|Duration||1 year full time
2 years part time
Normally a 2:1 Honours degree
- Our MSc Animal Behaviour, based in the Psychology department, provides a strong background in a broad cross-section of research methods used by researchers studying human and animal behaviour and a multidisciplinary study environment
- The course offers in-depth training in statistical methods and research methodologies
- Learn how to formulate and test relevant research questions and critically evaluate the research carried out by others in the field
- Gain the necessary skills to pursue a PhD, work as a researcher or pursue a career working in zoos, research centres, nature reserves, wildlife and other animal-related offices, education, scientific media and journalism, or the expanding field of eco-tourism
Fast Track (current Exeter students)
Programme Director: Dr Andy Higginson
Web: Enquire online
Phone: +44 (0)1392 72 72 72
Top 75 in the world for Psychology
QS World University Rankings 2022
11th in the UK for internationally excellent research in Psychology
REF 2021 based on 4* and 3* research, submitted to UoA4 Psychology, Psychiatry and Neuroscience
Top 10 for Psychology
The Complete University Guide 2023
A major centre for cognitive, clinical and neuroscience research
Normally a 2:1 Honours degree or equivalent in Biological Sciences, Psychology, Ecology or a related discipline. If you apply with a different background, e.g. natural and social sciences, or humanities, you should provide evidence for a strong interest in Animal Behaviour, preferably study and/or work experience, and experience with statistical analysis.
Entry requirements for international students
English language requirements
International students need to show they have the required level of English language to study this course. The required test scores for this course fall under Profile B. Please visit our English language requirements page to view the required test scores and equivalencies from your country.
The programme will give you insights into the varied means of performing animal behaviour research in a wide array of locations with wild and (semi-)captive animals – in field, laboratory, zoo or other human-managed settings.
As part of the taught component you will be exposed to lectures and research talks followed by discussions with speakers. You will boost and consolidate your knowledge and skills in statistical data analysis; engage in research skill training sessions; and develop skills in communicating research findings to the public. You will also participate in a one-week residential field course during the Easter break. Overall, you will continuously develop your abilities in critical analysis of the literature and of scientific evidence, experimental design, technical communication and scientific writing.
You will be part of the lively, internationally-recognised Centre for Research in Animal Behaviour (CRAB) and will have the opportunity to work alongside our experienced researchers on a research apprenticeship which is a central component of the course. The apprenticeship is a research project that enables you to develop your research skills further and write up the research in the form of a journal article for potential publication. Apprenticeships can also be undertaken under the supervision of researchers at various institutions with whom we have developed long-term relationships.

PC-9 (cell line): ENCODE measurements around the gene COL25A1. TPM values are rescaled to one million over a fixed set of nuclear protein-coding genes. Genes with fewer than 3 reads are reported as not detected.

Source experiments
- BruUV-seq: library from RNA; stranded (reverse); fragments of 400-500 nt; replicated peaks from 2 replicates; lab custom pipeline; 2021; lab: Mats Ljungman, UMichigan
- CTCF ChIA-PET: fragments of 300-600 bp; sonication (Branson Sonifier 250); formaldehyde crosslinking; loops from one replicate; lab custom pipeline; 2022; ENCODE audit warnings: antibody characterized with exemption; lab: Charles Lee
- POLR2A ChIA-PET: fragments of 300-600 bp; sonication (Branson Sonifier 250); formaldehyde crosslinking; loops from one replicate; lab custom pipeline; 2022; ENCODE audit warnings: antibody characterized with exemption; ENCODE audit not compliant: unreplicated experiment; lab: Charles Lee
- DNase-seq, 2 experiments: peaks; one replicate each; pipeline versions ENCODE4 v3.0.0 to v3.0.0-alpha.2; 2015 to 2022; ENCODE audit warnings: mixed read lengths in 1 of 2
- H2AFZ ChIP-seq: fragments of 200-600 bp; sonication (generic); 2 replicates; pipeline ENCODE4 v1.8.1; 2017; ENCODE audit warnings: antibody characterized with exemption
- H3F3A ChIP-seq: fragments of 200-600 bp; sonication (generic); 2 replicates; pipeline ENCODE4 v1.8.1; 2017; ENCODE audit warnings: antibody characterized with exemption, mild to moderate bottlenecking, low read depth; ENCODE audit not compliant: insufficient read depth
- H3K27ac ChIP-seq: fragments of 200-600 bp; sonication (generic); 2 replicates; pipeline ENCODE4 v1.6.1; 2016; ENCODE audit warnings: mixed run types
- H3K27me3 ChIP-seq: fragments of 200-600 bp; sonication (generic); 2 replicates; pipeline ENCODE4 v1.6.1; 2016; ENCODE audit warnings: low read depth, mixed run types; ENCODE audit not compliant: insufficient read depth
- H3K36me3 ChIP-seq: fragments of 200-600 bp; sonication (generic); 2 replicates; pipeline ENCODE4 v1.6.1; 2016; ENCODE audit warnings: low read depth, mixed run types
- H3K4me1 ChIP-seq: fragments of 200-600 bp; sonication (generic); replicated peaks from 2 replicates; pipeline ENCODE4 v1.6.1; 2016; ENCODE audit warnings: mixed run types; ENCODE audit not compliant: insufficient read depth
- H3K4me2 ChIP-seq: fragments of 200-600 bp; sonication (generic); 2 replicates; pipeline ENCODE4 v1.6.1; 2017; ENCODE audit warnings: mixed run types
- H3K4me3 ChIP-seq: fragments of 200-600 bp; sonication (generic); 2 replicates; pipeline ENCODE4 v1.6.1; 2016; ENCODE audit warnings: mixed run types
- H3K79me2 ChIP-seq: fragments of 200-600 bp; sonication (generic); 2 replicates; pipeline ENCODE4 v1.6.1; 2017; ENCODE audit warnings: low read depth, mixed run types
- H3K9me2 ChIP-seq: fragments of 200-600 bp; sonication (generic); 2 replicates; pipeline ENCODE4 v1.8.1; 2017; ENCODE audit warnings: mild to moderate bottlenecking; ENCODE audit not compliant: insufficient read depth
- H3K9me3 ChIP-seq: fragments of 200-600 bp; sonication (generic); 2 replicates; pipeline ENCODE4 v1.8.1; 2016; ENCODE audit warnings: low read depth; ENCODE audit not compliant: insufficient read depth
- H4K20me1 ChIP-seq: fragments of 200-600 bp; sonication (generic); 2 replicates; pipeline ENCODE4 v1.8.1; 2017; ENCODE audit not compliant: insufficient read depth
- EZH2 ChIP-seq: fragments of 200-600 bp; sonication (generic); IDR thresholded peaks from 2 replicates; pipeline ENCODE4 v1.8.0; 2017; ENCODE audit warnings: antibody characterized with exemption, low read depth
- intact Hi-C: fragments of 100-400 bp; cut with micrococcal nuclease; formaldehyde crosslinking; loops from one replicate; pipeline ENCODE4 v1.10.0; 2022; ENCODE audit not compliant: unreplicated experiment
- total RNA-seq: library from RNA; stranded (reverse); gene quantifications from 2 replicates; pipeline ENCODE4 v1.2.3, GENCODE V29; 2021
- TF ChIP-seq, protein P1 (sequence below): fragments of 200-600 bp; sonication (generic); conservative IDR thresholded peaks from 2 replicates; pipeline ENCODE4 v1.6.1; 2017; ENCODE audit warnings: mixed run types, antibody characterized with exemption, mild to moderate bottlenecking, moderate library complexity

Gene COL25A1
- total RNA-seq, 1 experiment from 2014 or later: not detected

Studying Animal Behaviour has prepared me for further study as I have had the opportunity to gain a lot of hands-on experience. I did a professional development internship and helped Professor Darren Croft study whale aggression. I have enjoyed the variety of nationalities of students on the course, which means we have internationally and culturally diverse discussions.
During my programme of study I carried out data collection for my dissertation in north Devon. I helped to raise pheasant chicks and conducted psychometric tests. I have found learning about Advances in Methods and Animal Behaviour the most interesting.
I am involved in the post graduate society and the volleyball society. I have enjoyed getting back into volleyball as I used to play back home in the USA. These societies give you a chance to meet like-minded people and volleyball is a great form of stress relief!
Being a student in Exeter is great. I love being close to the beach and within walking distance to town. I like Exeter, the city is small enough to walk around but there is lots to see and do. The quay is lovely, and I have also really enjoyed going to the food festivals in Exeter and at Powderham Castle.
I would say to fellow students considering Exeter to just go for it! It’s not as scary as you think, everyone here is really welcoming.
MSc Animal Behaviour
A distinctive feature of all our taught Masters programmes is the Research Apprenticeship. About half of the MSc is spent on the apprenticeship, during which you will develop your research skills by working alongside experienced researchers or practitioners and writing up your research in the form of a dissertation.
Many students undertake their apprenticeship with researchers in the Centre for Research in Animal Behaviour, both in the laboratories and outdoors around the campus, Devon and abroad. Every year choices vary depending on the interests of the researchers, the students and practicalities. Students have previously worked with external research partners, in the UK or abroad.
Examples of previous research projects
- Social behaviour,
- animal welfare and enrichment,
- zoo research,
- animal cognition,
- sensory ecology,
- behavioural and evolutionary ecology,
- Fish (guppies, sticklebacks, killifish),
- mammals (primates, squirrels, whales, donkeys, dogs, meerkats, coyotes),
- birds (pigeons, chickens, pheasants, magpies, flamingoes, woodland and sea birds),